The UK government announced in March that it is to publish legislation to introduce the world’s first public Register of Beneficial Owners of Overseas Companies and Legal Entities bodies that own UK property or participate in UK government procurement.
The government said the introduction of the overseas register would make it easier for enforcement agencies to track criminal funds and would serve to inhibit corruption. Recent figures suggested that over £180 million worth of UK property has been placed under criminal investigation since 2004, of which 75% was linked to overseas companies.
The register is to be administered by Companies House and will adopt the same definition of ownership control that governs inclusion in the register of persons with significant control (PSCs) over UK companies, that is individuals who: hold more than 25% of the shares or voting rights of the company; have the right to appoint a majority of directors of the company; or have the right to exercise or actually exercise significant influence or control over the company, trust or other legal entity.
To ensure compliance, the government intends to introduce a system of statutory restrictions backed up with criminal offences. The government proposes that overseas entities will be unable to buy or sell property in the UK unless they have provided information in respect of their beneficial owners for the new register. Legal title will be withheld to overseas legal entities that do not have a valid registration number at completion. Preferred suppliers will be required to produce beneficial ownership information as a condition of being awarded a contract.
Overseas entities that currently own UK property will have a transitional period to register their beneficial owners. A period of 12 months was initially proposed, but the government now intends that this time period should be longer.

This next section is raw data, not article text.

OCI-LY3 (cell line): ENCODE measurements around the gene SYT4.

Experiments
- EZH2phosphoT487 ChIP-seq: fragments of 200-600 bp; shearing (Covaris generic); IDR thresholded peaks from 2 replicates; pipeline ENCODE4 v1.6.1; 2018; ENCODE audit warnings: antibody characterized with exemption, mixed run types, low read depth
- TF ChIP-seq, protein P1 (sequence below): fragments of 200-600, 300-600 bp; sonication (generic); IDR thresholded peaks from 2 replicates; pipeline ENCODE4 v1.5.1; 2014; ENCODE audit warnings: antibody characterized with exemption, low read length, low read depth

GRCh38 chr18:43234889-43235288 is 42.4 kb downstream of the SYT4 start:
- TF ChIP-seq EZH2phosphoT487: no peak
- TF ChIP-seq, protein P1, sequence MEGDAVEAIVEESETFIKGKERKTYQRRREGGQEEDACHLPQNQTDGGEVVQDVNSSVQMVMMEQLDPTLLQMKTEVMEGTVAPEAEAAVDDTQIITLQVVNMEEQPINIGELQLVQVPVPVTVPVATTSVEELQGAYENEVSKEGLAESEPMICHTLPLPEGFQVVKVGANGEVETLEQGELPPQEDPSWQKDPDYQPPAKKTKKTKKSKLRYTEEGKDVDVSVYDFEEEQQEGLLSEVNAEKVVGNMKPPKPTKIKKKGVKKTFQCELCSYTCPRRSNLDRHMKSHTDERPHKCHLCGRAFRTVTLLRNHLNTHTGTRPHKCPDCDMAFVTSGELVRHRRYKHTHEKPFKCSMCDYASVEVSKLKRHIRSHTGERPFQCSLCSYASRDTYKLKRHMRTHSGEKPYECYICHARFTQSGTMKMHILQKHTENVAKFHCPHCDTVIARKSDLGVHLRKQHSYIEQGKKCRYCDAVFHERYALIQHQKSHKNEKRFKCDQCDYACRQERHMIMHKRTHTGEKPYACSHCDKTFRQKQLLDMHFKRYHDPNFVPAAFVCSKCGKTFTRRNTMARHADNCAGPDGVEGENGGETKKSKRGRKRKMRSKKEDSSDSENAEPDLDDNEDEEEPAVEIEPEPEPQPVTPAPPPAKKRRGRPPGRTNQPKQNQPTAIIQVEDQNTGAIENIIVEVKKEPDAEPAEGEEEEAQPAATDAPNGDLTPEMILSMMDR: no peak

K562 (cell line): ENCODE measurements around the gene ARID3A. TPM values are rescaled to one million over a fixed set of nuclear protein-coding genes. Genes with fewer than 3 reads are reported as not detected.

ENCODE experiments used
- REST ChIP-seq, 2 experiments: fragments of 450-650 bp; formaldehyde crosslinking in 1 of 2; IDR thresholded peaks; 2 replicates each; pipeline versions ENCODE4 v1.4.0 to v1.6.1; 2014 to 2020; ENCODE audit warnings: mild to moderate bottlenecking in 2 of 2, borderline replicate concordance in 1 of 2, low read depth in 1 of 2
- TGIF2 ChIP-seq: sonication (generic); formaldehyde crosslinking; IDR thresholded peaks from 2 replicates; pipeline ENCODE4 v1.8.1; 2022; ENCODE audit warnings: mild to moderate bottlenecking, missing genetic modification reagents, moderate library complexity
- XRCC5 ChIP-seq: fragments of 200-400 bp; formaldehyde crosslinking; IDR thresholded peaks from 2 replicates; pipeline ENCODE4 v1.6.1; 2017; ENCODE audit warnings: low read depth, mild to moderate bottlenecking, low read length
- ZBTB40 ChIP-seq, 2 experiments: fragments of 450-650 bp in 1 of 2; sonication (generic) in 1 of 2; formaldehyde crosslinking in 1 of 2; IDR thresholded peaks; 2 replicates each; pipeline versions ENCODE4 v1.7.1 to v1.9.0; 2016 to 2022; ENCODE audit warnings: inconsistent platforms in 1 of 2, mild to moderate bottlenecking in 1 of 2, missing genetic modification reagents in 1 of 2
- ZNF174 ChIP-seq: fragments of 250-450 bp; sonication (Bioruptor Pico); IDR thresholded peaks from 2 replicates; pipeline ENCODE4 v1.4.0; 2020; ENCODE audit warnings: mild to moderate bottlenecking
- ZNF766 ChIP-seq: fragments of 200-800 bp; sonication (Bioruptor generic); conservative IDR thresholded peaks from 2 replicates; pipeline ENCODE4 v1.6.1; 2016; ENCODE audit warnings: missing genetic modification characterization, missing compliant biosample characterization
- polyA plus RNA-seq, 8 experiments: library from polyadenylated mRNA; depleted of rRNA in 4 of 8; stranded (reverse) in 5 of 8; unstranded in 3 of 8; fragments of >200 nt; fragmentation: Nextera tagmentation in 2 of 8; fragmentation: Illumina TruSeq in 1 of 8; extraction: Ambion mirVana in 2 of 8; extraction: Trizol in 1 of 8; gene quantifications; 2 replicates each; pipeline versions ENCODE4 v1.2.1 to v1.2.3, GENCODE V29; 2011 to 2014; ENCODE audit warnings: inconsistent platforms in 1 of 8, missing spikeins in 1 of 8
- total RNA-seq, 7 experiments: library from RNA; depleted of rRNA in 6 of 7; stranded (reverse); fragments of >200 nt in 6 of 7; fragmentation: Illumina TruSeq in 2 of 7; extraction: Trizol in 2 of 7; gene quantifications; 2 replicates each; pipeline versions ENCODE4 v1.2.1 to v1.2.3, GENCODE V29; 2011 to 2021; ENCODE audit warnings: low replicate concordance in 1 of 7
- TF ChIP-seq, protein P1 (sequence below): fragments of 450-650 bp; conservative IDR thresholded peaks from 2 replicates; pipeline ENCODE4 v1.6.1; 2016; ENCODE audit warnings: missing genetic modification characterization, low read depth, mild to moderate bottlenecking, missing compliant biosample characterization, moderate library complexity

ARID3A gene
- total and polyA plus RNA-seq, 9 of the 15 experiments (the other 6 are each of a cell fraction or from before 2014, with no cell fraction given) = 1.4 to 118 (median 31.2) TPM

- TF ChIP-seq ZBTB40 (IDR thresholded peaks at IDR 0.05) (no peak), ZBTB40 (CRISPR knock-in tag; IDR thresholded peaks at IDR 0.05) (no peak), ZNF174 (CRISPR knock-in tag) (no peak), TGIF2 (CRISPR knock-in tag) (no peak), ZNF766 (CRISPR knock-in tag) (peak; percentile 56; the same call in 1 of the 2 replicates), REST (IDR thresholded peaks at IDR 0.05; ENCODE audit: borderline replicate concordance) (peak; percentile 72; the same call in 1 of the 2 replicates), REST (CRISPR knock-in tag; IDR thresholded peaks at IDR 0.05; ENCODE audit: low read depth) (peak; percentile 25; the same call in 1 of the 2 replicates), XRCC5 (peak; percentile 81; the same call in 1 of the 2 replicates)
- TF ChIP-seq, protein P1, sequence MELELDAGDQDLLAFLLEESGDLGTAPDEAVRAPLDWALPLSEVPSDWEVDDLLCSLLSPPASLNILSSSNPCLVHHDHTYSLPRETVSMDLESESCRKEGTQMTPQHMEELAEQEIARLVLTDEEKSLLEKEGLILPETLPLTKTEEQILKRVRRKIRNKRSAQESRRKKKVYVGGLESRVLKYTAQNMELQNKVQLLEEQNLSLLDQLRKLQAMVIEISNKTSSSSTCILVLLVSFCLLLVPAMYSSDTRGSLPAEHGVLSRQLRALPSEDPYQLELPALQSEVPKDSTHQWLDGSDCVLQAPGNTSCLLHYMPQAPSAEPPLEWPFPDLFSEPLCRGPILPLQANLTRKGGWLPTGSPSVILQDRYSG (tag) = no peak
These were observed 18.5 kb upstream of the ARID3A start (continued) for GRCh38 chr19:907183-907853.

The introduction of the register follows a consultation and call for evidence on the issue last April, which received 56 responses. Respondents to the consultation largely agreed that all legal entities that can own property should fall within the scope of the requirement to be on the register. The government said it would follow this view, although it would ensure there would be flexibility to allow exemptions where appropriate, for instance where there is already transparency of beneficial ownership information.
The government also said trusts would not be included in the register because publishing the details of who owns and benefits from trusts would “not be proportionate and effective especially as disclosure would undermine family confidentiality”. HMRC set up a register of trust ownership last year, but this register is only accessible by tax and law enforcement authorities.
The government said it intended to publish draft legislation by the summer, which will be introduced into Parliament by summer 2019: the register is to be operational in 2021. Draft legislation is progressing through the UK parliament that will force British Overseas Territories to disclose publically details of beneficial owners of companies in their jurisdictions. Taken together with the government plans set out above this represents a fundamental shift in the confidential manner in which UK property has been held in the past. The territories involved are concerned that compared to the Crown Dependencies (the Channel Islands and the Isle of Man) a level playing field will no longer be possible. For updates and to discuss how this might affect you